Public Health Officials Warn of Human Plague Case in Colorado

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The Pueblo Department of Public Health and Environment (PDPHE), in conjunction with the Colorado Department of Public Health and Environment (CDPHE), is currently investigating a human case of plague based on preliminary test results.

The plague bacterium, known as Yersinia pestis, can be transmitted by fleas and wild rodents, such as prairie dogs, squirrels, rats, and rabbits.

According to the CDC, “Humans usually become infected through the bite of an infected rodent flea or by handling an infected animal. Plague can be cured with antibiotics, but these must be given promptly to prevent serious illness or death.”

Symptoms of plague include sudden fever and chills, severe headache, muscle aches, nausea, vomiting and a general feeling of illness. Swollen lymph nodes with pain are also a common symptom.

Plague can manifest in three forms: Bubonic plague infects your lymph nodes, septicemic plague is in your blood and pneumonic plague affects your lungs. Health officials did not specify which form the case in Pueblo County was.

Alicia Solis, program manager of the Office of Communicable Disease and Emergency Preparedness at PDPHE, advises individuals to take precautions to protect themselves and their pets from plague.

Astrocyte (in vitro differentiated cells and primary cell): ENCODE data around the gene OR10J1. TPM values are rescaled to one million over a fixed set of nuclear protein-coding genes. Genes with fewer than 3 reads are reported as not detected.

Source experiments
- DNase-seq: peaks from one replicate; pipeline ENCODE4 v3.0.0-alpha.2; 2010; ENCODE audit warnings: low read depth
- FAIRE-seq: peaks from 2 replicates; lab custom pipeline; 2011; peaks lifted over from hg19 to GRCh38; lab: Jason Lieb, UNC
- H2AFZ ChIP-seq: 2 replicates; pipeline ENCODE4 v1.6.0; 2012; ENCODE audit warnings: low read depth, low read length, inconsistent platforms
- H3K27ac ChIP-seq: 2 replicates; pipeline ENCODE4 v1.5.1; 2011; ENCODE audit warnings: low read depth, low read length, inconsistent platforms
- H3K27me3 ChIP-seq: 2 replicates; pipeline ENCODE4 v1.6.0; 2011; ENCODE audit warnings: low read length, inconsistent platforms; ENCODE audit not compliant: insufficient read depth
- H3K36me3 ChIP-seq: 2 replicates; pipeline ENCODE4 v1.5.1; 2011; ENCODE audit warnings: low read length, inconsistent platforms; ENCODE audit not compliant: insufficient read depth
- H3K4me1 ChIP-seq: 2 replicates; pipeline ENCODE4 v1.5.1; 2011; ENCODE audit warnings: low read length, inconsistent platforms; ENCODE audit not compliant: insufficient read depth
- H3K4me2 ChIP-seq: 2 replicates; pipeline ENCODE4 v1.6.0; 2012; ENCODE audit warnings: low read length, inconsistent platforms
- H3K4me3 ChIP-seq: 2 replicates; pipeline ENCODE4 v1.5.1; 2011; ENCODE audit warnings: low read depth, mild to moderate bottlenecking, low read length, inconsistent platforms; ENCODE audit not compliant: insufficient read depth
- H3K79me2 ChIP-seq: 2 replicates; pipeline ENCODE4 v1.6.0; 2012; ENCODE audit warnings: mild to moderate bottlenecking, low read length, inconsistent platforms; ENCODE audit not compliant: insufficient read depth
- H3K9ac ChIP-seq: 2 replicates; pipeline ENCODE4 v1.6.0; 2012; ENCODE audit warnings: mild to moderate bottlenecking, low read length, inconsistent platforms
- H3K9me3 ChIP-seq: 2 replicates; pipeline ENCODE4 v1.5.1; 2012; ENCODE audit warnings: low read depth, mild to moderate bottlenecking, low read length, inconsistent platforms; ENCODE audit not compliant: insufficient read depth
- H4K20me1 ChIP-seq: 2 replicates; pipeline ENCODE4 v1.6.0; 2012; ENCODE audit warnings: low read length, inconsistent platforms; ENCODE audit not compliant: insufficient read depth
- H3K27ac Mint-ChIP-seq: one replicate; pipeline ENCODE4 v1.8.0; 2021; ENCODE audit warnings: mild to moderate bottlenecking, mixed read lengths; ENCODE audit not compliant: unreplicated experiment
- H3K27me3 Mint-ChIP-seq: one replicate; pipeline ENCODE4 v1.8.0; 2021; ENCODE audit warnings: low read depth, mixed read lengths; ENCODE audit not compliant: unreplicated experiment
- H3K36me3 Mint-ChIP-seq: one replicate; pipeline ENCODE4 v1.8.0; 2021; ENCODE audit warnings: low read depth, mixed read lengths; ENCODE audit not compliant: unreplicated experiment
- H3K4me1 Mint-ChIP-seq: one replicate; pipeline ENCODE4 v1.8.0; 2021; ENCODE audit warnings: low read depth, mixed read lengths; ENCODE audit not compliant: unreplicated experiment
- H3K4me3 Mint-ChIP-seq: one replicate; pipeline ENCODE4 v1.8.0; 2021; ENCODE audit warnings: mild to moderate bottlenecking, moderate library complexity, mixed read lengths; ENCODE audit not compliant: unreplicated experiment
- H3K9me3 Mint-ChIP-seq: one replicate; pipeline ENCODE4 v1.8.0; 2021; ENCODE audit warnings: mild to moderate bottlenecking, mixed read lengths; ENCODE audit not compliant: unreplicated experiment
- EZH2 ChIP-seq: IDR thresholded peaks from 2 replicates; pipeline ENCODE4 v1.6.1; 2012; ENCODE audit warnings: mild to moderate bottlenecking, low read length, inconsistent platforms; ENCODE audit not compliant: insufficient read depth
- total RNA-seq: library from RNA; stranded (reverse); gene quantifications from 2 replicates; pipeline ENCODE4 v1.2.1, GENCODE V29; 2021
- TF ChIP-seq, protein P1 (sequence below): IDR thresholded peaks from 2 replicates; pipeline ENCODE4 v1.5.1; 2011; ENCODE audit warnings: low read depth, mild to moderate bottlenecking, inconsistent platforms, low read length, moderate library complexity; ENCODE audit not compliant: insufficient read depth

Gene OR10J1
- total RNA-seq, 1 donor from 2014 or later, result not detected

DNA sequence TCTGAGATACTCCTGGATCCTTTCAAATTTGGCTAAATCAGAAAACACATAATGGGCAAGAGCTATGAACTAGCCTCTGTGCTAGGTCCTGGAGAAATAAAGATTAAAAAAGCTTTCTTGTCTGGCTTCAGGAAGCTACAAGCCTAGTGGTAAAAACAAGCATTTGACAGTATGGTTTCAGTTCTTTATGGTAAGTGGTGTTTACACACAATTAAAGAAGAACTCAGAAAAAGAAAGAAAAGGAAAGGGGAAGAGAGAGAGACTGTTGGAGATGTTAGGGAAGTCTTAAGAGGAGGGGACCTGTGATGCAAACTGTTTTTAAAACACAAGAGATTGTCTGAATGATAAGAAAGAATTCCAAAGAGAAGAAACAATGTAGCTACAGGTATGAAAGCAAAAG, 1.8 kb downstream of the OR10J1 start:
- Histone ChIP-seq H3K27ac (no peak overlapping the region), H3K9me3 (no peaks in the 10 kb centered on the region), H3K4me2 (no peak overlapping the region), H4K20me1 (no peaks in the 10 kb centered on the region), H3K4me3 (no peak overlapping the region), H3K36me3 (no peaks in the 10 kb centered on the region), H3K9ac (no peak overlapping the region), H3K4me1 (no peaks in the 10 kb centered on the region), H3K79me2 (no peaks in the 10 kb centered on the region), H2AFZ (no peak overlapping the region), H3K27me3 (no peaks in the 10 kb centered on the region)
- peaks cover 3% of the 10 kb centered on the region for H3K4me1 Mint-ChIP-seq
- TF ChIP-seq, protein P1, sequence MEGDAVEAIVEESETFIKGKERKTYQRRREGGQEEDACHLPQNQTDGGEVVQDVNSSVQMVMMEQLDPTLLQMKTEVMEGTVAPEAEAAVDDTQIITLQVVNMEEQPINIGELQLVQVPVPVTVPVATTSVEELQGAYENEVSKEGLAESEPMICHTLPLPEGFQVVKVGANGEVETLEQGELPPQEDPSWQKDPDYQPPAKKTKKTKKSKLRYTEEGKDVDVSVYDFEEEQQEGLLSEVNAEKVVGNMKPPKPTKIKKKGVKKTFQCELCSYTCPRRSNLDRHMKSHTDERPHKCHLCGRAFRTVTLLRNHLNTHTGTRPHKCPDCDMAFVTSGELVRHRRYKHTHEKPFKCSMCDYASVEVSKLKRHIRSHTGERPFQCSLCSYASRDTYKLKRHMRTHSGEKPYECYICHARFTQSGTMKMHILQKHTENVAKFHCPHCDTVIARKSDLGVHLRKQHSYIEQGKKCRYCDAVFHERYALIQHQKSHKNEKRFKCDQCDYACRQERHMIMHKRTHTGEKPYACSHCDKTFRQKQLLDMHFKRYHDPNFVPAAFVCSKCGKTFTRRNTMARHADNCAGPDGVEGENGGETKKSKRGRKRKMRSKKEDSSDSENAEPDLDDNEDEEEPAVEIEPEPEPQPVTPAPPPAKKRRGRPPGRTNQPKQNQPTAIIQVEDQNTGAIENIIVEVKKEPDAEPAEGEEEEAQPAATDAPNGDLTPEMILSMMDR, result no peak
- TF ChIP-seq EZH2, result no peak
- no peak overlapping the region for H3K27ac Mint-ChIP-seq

Solis advised the public on how to protect themselves and their pets from the plague:

  • Eliminate places that rodents can hide and breed around your home, garage, shed or recreation area. Remove brush, rock piles, trash, and piles of lumber.
  • Avoid contact with dead animals. If you must handle sick or dead animals follow these guidelines. First, put on an insect repellant to protect yourself from fleas. Then use a long-handled shovel to place it in a garbage bag. Lastly, place the bag in an outdoor garbage can.
  • Use insect repellent that contains 20%-30% DEET to prevent flea bites. Treat pants, socks, shoe tops, arms, and legs.
  • Do not let pets sleep in bed with you.
  • Treat dogs and cats for fleas regularly. Flea collars have not been proven effective.
  • Do not allow pets to hunt or roam in rodent areas, such as prairie dog colonies.
  • Keep pet food in rodent-proof containers.

“If you develop symptoms of plague, see a health care provider immediately. Plague can be treated successfully with antibiotics, but an infected person must be treated promptly to avoid serious complications or death,” said Alicia Solis.

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Jim Hᴏft is the founder and editor of The Gateway Pundit, one of the top conservative news outlets in America. Jim was awarded the Reed Irvine Accuracy in Media Award in 2013 and is the proud recipient of the Breitbart Award for Excellence in Online Journalism from the Americans for Prosperity Foundation in May 2016.

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